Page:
Reforms eyed as China unveils Communist Party meeting

Reforms eyed as China unveils Communist Party meeting
Yu Zhengsheng, chairman of the Chinese People's Political Consultative Conference (CPPCC), pauses during a plenary meeting of the 12th CPPCC at the Great Hall of the People, in Beijing, in this file picture taken March 11, 2013. Yu, the fourth-ranked member in the elite Politburo Standing Committee of the Communist Party, has promised "unprecedented" economic and societal reforms at the Communist Party's much anticipated plenum meeting in November, state media reported on October 26, 2013.

BEIJING - China's ruling Communist Party will hold a key four-day gathering early next month, state media reported Tuesday, a much-anticipated meeting that could serve as the venue for the announcement of far-reaching economic reforms.

The Communist Party's third plenum -- which traditionally sets the economic tone for a Chinese government's five-year term -- will take place in Beijing from November 9-12, state-run news agency Xinhua said, citing an announcement by the Politburo.

Party General Secretary Xi Jinping took over as head of the organisation last year and analysts have been closely watching for any hints of potential reform on a wide range of issues in the weeks leading up to the plenum announcement.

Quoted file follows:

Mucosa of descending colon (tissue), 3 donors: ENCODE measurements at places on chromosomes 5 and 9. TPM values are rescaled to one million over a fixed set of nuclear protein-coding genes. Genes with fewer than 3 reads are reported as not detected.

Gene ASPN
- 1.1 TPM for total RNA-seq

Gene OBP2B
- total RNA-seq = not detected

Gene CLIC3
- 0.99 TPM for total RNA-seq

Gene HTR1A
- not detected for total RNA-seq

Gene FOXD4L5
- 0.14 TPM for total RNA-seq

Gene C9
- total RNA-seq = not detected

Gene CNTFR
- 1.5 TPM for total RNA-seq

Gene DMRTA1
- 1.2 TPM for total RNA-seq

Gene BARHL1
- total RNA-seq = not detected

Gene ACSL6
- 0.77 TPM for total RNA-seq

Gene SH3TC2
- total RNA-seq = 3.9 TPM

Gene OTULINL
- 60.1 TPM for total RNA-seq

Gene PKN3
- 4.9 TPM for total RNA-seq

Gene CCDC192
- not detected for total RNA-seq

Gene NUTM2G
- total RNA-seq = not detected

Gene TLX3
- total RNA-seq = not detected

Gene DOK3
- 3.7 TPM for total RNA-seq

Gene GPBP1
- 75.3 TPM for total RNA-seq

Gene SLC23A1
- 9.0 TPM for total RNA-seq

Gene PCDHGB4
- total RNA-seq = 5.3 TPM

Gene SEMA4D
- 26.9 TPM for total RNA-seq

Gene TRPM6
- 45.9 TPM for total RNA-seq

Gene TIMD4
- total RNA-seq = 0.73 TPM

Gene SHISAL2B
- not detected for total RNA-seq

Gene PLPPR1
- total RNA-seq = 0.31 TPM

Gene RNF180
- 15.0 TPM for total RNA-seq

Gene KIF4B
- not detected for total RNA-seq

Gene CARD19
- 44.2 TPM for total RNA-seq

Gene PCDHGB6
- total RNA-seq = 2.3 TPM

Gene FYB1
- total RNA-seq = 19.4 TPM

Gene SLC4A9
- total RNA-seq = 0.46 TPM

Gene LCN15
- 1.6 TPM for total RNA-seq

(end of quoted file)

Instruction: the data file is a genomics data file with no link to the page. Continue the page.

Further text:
Xi has cast himself as a reformist on certain issues, such as cracking down on corruption and government waste.

But his administration has also clamped down on traditional and social media, retaliated against foreign firms it has accused of price fixing, and taken an increasingly aggressive stance in defending its territorial claims in the East and South China Seas.

A government-affiliated think-tank, the Development Research Centre, has issued a list of reform suggestions, reports said Monday, although it is unclear whether they might be adopted as several other competing sets of proposals are also expected to be put forward.

Among the proposals laid out in the DRC's roadmap are the dismantling of China's residency registration system; the publication of officials' personal financial information; and the relaxation of state control of the railway, energy and other sectors.

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